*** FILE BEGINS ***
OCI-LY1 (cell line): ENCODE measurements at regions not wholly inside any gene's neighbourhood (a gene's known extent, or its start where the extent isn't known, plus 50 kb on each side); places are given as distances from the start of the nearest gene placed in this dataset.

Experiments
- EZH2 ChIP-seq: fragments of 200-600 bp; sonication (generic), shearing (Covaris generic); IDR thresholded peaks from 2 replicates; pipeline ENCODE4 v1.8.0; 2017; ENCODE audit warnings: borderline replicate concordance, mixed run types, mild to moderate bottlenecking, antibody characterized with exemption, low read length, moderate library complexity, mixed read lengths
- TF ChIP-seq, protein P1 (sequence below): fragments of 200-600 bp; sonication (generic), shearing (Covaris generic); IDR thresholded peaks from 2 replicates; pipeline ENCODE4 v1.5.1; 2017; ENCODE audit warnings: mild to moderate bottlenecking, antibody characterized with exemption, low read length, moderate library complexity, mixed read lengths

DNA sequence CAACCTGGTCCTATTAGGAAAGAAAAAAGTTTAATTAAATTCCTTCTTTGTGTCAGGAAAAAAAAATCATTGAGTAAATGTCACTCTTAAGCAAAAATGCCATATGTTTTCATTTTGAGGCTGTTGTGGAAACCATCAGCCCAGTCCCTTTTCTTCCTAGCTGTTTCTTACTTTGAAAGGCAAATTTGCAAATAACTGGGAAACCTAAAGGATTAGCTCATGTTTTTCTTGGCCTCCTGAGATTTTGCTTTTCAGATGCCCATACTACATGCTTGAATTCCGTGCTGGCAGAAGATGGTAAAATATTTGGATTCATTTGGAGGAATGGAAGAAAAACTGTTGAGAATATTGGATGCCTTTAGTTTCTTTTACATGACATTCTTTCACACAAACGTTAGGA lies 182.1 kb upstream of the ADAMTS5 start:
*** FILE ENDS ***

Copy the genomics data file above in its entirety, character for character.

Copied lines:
OCI-LY1 (cell line): ENCODE measurements at regions not wholly inside any gene's neighbourhood (a gene's known extent, or its start where the extent isn't known, plus 50 kb on each side); places are given as distances from the start of the nearest gene placed in this dataset.

Experiments
- EZH2 ChIP-seq: fragments of 200-600 bp; sonication (generic), shearing (Covaris generic); IDR thresholded peaks from 2 replicates; pipeline ENCODE4 v1.8.0; 2017; ENCODE audit warnings: borderline replicate concordance, mixed run types, mild to moderate bottlenecking, antibody characterized with exemption, low read length, moderate library complexity, mixed read lengths
- TF ChIP-seq, protein P1 (sequence below): fragments of 200-600 bp; sonication (generic), shearing (Covaris generic); IDR thresholded peaks from 2 replicates; pipeline ENCODE4 v1.5.1; 2017; ENCODE audit warnings: mild to moderate bottlenecking, antibody characterized with exemption, low read length, moderate library complexity, mixed read lengths

DNA sequence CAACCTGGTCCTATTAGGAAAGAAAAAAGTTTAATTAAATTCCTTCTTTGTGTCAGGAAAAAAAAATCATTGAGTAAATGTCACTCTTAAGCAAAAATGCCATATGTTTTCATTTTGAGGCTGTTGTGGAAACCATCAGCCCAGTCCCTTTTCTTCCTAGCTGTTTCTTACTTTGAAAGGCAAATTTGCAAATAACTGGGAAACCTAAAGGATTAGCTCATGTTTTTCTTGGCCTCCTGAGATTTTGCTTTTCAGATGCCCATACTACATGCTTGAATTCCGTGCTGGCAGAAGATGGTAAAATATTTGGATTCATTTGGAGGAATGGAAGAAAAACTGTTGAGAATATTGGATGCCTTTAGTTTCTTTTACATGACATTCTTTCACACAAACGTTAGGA lies 182.1 kb upstream of the ADAMTS5 start: